Meritocracy vs Equitocracy
October 04, 2022
Democracy is something more than one person, one vote. It is perfectly possible to reign tyrannically and still grant a vote to individuals, as many a dictatorship has shown. Democracy used to mean that we all shared equal rights, but the Old Republic has fallen, and we cannot get back to it from where we are. Still, we ought to strive to understand why it failed. One key reason the era of human rights ended was the emergence of a new political tactic for claiming 'emergency powers' as a means of usurping democratic rule. This boondoggle can make any nation into an overnight tyranny, simply by claiming that experts are certain that extreme measures must be deployed. Thus expert power is antithetical to democracy, when it is understood as the equality of citizens. Yet expert advice is vital to democratic life. How do we resolve this contradiction...?
Experts are a form of elite, those that are appointed their status through academic achievement rather than by birth. It may be worth noting that when these intellectual elites first appeared, in the preceding centuries, every one of them was born into elite status. Nowadays, it is no longer permitted that we think like the Victorians did about the superiority of the 'gentleman' - a theme that Charles Dickens revolted against again and again in his novels. We are supposed to know today that noble birth doesn't automatically make us into better people. Yet this same mythology lives on, it has just been recast as meritocracy. Today, those born into money and status routinely ignore the tremendous luck involved in their circumstances in just the same way that the Victorian gentlemen salved their consciences and stoked their egos with their own arrogance. Believing in meritocracy means that power, status, and wealth necessarily flow to the worthy. Therefore the fact that I have power, status, and wealth becomes the evidence of my worthiness.
Against this facile implementation of the ideal of meritocracy, the left-leaning academic community have quietly revolted in disgust. The ivory tower crowd have managed to come up with a supposedly brilliant new alternative: equity. Correctly recognising that meritocracy ignores the tremendous disparity in starting circumstances, this new ideal of equity sets about to attain equality of outcomes. No longer will people be judged on their merits, now it is just a matter of determining who is disadvantaged and giving them more advantages, a kind of sports day handicapping system based upon... well, our whimsical perceptions of disadvantage as far as I can tell. This new equitocracy is directly opposed to meritocracy although, ironically, both are supported by elites, albeit of different political flavours. Pragmatically, equitocratic rule does not undermine the power already possessed by elites, it merely chooses an arbitrary subset of the non-elites in the echelons below to bestow advantages .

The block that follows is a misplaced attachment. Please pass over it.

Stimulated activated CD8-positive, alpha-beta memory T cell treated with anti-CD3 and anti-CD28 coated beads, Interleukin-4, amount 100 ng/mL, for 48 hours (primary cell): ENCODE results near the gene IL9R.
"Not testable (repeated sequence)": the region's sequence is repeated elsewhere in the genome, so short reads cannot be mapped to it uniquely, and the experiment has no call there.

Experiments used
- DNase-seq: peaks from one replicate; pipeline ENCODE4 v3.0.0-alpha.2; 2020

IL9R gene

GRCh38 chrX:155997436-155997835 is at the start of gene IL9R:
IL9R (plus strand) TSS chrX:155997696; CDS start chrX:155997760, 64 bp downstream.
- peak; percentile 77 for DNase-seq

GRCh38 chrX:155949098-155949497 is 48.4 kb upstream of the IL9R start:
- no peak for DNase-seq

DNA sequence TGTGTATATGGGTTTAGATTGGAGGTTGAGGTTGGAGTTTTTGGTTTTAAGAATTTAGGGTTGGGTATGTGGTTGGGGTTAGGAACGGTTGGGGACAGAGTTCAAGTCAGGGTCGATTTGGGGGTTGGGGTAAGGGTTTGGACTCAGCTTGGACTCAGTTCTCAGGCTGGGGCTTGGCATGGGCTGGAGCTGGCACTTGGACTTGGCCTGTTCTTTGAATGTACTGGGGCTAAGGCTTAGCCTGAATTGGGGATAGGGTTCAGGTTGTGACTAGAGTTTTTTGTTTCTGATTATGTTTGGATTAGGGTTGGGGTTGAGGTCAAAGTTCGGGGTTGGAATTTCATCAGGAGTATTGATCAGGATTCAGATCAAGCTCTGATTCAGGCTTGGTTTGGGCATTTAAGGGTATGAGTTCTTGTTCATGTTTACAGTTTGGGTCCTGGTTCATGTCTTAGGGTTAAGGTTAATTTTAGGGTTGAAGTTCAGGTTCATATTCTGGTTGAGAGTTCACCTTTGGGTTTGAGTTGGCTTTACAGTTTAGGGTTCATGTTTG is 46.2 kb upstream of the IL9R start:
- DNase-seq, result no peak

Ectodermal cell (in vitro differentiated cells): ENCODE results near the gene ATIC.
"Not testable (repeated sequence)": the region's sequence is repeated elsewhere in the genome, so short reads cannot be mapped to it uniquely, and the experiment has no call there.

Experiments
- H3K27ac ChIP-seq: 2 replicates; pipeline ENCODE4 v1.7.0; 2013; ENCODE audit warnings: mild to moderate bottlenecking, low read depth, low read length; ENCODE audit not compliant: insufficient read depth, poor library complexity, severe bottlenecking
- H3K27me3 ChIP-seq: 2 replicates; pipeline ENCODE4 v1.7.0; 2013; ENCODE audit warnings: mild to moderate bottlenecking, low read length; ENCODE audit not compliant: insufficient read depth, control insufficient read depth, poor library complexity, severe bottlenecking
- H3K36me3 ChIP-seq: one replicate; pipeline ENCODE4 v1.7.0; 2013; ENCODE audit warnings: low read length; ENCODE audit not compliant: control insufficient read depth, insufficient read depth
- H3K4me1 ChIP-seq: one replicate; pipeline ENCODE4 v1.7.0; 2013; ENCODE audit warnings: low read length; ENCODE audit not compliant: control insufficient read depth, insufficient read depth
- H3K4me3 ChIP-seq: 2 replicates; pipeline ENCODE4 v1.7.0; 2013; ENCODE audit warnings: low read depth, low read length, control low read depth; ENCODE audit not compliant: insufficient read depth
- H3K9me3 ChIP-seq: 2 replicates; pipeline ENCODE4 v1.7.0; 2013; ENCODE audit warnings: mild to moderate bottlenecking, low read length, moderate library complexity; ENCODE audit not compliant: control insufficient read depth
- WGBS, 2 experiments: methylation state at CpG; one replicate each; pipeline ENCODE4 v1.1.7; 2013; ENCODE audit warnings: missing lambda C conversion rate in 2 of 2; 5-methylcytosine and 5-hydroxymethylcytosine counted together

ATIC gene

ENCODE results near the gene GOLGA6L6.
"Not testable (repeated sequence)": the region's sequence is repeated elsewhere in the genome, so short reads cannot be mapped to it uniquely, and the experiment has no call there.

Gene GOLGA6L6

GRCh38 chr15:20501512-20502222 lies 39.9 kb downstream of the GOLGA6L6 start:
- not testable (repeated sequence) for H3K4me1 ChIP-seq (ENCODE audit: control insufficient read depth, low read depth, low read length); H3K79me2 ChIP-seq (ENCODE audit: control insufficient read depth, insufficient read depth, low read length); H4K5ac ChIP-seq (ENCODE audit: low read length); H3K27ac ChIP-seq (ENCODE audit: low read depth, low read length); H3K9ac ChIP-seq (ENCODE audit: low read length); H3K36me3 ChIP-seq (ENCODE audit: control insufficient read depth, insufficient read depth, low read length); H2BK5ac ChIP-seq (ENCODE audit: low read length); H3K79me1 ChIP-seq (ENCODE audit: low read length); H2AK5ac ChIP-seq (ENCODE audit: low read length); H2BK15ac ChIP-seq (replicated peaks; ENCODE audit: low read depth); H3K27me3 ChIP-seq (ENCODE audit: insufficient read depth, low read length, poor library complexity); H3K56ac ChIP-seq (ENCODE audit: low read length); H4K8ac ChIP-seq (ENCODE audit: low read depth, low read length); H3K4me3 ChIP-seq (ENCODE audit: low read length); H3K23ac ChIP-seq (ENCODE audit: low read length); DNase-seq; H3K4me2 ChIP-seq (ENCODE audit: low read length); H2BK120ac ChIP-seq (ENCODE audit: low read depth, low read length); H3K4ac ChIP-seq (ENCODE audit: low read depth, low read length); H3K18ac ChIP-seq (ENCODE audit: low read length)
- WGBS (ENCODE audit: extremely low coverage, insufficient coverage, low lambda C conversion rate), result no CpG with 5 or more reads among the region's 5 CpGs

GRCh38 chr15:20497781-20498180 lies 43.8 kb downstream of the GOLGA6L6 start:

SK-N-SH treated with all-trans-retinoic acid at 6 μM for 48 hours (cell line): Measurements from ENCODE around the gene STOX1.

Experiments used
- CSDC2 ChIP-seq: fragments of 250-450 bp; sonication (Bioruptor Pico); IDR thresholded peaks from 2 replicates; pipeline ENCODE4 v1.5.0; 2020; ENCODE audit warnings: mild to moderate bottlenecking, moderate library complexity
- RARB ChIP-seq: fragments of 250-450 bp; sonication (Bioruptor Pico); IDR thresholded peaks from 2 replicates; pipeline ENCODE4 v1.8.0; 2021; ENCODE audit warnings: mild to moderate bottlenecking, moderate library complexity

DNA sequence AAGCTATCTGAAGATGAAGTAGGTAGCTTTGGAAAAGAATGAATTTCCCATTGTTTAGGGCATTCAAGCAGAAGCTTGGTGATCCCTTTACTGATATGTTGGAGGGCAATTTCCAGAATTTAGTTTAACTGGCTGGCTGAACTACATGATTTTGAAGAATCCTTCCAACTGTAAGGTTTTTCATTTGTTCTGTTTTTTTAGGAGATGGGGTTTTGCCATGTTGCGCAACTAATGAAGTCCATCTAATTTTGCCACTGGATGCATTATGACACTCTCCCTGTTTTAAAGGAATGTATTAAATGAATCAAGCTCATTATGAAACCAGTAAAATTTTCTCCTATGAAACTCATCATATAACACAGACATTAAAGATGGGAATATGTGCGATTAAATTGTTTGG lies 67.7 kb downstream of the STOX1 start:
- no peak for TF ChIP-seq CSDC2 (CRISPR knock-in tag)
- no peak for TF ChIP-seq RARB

Yet regardless of which form of appointment we prefer (merit or equity), we still leave open the path to expert power. It seems we would much rather accede to our own stupidity than work together to overcome it. This brings us back to the themes of last week's discussion of equal stupidity. We are all, I claim, equally stupid, because while we each will (which is to say, commit) to learning various different skills, every individual has numerous blind spots that are best defended against by pooling our intelligence. What's more, our desires distract us... even where we are skilled, the things that we want can disturb our good judgement. All the more important, therefore, that we do not rely on individual experts to make important decisions but have mechanisms for pooling our intelligence, such as open scientific discourse.
Neither appointing expert power on the basis of merit or appointing it on the basis of equity is anywhere near enough to defend against our equal stupidity. For all that equitocracy is opposed to meritocracy, it is far from obvious that it is an improvement upon it - and this will either sound obvious or blasphemous, depending upon where your political desires have been drawn. Diversity hires may seem like a way of 'helping' minorities, but if everyone knows that experts are appointed for the identity boxes they check rather than their expertise, it undermines trust in those experts and exacerbates existing prejudices ("they were only hired because they ticked such-and-such a box"). What a ludicrous mistake to make!
Unavoidably, both meritocracy and equitocracy are equally stupid, and for the same reason: people have stacked their own stupid on top of people with the same stupid, instead of being open to criticism from those with a different stupid to contribute. Somewhere between the elite tautology of meritocracy and the reshuffled Marxism of equitocracy lies a way of living together that everybody might plausibly will. But instead of working out what it is, we have decided we would rather just let our political desires draw us into the lazy pathways of oh-so-many painfully stupid political conflicts. Again.